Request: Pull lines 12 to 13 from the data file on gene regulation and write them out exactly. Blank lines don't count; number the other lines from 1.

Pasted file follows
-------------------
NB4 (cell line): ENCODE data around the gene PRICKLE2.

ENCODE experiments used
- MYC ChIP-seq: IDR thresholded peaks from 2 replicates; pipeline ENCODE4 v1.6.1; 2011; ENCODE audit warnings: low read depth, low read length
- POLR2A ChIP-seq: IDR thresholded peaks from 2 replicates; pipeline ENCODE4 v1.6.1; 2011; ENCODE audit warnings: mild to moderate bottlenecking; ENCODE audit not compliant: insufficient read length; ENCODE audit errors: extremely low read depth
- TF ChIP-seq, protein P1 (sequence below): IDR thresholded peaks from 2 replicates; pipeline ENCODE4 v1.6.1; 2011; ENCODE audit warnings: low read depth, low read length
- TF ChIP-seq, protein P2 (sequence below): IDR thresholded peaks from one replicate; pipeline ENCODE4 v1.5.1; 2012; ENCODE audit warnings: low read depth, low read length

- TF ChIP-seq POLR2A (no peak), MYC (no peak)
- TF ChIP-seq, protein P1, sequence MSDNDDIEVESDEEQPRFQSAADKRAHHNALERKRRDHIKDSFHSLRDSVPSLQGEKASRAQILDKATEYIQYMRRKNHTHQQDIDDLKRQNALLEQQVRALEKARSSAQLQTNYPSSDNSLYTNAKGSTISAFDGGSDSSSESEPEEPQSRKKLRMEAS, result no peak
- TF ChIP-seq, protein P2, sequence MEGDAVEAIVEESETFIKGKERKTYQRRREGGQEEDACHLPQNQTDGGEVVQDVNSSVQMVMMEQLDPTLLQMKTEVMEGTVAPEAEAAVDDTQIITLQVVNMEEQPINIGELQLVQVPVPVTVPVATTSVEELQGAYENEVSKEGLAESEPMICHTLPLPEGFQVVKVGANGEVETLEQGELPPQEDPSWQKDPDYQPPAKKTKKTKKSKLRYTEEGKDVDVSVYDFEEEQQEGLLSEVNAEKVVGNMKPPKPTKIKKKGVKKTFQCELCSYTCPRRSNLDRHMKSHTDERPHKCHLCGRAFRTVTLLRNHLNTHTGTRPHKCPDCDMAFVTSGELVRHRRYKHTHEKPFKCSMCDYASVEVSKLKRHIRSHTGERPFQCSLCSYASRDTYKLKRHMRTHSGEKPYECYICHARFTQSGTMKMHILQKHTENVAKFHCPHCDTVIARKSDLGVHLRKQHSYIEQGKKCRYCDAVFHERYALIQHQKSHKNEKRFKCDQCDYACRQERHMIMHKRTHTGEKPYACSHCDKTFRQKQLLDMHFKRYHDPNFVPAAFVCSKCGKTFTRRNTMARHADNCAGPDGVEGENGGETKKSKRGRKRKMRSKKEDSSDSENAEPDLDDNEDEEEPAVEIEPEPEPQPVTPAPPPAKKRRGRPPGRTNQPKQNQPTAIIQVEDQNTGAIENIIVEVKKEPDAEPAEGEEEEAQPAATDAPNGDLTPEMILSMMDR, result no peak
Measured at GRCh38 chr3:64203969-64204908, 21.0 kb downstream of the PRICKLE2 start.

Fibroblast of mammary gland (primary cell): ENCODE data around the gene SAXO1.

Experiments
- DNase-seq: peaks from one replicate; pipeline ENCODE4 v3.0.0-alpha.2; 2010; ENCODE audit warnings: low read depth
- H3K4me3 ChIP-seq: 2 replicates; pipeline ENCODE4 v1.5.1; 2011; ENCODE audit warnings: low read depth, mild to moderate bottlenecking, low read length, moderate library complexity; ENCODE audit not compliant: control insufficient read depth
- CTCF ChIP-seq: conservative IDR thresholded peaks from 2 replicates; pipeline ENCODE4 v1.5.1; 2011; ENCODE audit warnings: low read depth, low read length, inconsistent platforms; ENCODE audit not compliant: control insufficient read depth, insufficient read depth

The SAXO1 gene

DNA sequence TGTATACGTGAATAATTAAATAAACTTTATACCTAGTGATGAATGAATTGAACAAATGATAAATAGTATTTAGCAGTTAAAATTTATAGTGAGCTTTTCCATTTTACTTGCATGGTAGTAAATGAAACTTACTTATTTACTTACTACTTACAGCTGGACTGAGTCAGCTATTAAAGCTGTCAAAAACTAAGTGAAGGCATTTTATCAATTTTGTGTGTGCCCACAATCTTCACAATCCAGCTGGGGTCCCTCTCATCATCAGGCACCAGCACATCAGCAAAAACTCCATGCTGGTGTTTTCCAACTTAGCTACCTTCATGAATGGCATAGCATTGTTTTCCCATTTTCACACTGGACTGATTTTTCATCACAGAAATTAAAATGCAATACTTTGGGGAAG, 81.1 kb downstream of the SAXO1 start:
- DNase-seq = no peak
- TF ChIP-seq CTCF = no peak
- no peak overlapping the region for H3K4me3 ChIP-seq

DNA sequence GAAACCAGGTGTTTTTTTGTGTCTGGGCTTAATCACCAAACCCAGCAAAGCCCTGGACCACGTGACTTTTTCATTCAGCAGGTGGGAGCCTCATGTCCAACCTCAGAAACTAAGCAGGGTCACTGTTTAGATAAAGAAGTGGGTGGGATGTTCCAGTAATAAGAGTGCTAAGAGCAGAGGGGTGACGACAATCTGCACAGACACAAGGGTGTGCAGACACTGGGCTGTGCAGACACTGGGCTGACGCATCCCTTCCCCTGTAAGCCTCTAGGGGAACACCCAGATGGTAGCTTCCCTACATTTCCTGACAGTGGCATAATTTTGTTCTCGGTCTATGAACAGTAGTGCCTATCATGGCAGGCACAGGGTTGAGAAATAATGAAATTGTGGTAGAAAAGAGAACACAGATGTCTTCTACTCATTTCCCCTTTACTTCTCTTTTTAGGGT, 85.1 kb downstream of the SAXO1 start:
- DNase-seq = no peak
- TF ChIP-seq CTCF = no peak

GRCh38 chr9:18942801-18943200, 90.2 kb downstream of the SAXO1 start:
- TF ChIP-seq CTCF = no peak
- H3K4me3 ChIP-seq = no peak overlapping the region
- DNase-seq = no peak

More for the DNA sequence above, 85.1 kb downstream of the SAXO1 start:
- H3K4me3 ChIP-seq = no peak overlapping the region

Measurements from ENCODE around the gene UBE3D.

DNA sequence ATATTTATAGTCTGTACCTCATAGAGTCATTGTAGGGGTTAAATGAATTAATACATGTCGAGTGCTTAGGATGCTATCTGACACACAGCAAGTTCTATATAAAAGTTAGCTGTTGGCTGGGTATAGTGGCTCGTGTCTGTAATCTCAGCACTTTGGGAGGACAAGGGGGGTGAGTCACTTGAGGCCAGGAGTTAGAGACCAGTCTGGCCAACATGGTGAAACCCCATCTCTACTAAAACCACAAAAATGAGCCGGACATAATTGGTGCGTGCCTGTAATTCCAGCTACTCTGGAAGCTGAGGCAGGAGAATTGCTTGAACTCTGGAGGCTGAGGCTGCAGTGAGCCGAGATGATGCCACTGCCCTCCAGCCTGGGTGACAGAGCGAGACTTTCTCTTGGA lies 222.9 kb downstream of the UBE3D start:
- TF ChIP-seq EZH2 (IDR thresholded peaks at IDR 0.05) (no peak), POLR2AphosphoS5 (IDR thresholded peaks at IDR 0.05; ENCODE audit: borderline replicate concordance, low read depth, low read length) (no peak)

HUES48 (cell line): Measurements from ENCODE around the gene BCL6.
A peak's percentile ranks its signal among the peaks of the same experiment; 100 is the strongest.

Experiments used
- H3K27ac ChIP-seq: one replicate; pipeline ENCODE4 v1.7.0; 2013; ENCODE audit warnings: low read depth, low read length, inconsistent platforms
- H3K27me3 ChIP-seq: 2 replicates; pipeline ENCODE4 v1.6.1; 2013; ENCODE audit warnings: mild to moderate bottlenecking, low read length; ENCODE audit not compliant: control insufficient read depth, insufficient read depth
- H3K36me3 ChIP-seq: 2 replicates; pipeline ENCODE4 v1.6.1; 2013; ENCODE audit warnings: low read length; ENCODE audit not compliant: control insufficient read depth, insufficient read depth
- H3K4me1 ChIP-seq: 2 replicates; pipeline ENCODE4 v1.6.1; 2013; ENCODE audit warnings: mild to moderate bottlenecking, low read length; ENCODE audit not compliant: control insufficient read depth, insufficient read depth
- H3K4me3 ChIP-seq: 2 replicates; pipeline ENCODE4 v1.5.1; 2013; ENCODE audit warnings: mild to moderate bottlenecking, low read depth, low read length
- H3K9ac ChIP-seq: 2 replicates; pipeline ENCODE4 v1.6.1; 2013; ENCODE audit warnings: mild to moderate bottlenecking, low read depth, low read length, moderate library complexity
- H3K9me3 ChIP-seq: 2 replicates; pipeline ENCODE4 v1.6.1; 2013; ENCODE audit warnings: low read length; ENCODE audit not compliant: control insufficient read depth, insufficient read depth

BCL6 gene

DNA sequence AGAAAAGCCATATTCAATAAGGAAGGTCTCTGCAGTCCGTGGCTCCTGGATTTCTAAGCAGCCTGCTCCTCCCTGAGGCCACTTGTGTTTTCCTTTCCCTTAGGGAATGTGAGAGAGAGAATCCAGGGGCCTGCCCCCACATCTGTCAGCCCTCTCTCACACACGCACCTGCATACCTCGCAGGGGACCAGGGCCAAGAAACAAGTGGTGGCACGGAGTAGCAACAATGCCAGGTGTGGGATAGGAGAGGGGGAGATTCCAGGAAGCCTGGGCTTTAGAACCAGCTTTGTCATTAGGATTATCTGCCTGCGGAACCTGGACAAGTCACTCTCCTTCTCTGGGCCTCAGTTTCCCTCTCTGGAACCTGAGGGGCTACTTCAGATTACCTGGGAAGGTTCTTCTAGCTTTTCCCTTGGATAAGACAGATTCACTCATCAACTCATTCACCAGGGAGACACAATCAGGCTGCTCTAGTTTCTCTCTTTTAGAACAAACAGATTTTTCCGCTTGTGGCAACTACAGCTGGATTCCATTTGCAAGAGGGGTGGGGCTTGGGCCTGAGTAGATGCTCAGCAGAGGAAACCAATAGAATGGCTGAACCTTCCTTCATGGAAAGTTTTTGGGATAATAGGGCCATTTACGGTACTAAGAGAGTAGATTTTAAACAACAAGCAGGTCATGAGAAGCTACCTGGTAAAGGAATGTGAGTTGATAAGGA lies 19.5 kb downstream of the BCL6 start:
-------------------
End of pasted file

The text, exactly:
Experiments
- DNase-seq: peaks from one replicate; pipeline ENCODE4 v3.0.0-alpha.2; 2010; ENCODE audit warnings: low read depth